Detecting the Earth's Hum for What It Is The earth hums, emitting a tone too low for human ears to detect. Geophysicists have finally located the source of the noise. As they report in this week's issue of the journal Nature, it comes from the globe's largest oceans during winter, apparently the result of powerful winter storms. NPR's David Kestenbaum reports.
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Detecting the Earth's Hum for What It Is

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Detecting the Earth's Hum for What It Is

Detecting the Earth's Hum for What It Is

Detecting the Earth's Hum for What It Is

  • Download
  • <iframe src="https://www.npr.org/player/embed/4053177/4053178" width="100%" height="290" frameborder="0" scrolling="no" title="NPR embedded audio player">

The earth hums, emitting a tone too low for human ears to detect. Geophysicists have finally located the source of the noise. As they report in this week's issue of the journal Nature, it comes from the globe's largest oceans during winter, apparently the result of powerful winter storms. NPR's David Kestenbaum reports.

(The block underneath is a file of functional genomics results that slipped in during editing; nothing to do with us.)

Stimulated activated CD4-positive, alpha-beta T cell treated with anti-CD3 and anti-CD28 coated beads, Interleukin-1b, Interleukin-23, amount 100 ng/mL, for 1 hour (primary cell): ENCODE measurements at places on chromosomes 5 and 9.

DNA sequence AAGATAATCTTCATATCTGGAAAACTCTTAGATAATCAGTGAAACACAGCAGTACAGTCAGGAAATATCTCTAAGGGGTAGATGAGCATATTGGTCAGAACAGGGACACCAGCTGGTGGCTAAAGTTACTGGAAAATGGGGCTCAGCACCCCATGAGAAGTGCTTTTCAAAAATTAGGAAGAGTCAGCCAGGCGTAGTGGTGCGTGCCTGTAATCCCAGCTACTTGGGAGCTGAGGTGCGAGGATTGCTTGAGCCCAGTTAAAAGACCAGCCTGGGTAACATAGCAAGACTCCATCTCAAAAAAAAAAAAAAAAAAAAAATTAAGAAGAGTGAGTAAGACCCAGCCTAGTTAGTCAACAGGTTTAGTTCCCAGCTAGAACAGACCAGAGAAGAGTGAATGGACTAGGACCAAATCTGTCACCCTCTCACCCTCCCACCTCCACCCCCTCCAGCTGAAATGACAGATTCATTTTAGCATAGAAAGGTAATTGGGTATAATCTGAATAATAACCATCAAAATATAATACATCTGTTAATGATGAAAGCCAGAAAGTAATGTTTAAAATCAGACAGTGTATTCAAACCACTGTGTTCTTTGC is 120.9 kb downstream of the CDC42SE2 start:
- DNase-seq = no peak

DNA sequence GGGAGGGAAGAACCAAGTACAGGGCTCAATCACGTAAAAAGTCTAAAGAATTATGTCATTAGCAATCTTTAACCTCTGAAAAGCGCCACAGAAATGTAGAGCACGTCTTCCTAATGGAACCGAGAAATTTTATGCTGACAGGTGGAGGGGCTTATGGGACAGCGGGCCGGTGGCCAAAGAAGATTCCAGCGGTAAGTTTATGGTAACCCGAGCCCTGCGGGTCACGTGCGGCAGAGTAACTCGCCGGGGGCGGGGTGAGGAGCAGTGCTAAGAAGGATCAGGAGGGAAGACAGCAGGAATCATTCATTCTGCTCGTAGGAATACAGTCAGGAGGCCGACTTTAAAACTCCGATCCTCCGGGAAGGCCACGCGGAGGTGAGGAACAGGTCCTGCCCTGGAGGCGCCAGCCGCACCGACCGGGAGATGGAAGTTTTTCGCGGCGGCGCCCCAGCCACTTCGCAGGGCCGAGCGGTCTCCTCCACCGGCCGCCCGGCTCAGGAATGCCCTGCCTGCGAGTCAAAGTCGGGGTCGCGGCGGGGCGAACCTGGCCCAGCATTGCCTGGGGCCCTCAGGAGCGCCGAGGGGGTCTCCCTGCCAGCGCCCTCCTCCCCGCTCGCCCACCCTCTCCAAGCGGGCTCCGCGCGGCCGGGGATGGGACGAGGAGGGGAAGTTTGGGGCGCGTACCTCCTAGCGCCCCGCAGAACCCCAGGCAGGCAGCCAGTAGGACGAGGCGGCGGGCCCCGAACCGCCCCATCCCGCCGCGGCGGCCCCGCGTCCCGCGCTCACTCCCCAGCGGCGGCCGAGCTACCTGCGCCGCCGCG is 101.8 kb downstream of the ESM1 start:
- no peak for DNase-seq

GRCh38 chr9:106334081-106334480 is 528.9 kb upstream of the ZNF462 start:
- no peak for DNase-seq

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Eavesdrop on Mother Earth (you'll need to turn up the volume):

Courtesy Terry Averkamp/ Department of Physics and Astronomy/Univ. of Iowa

Detecting the Earth's Hum for What It Is

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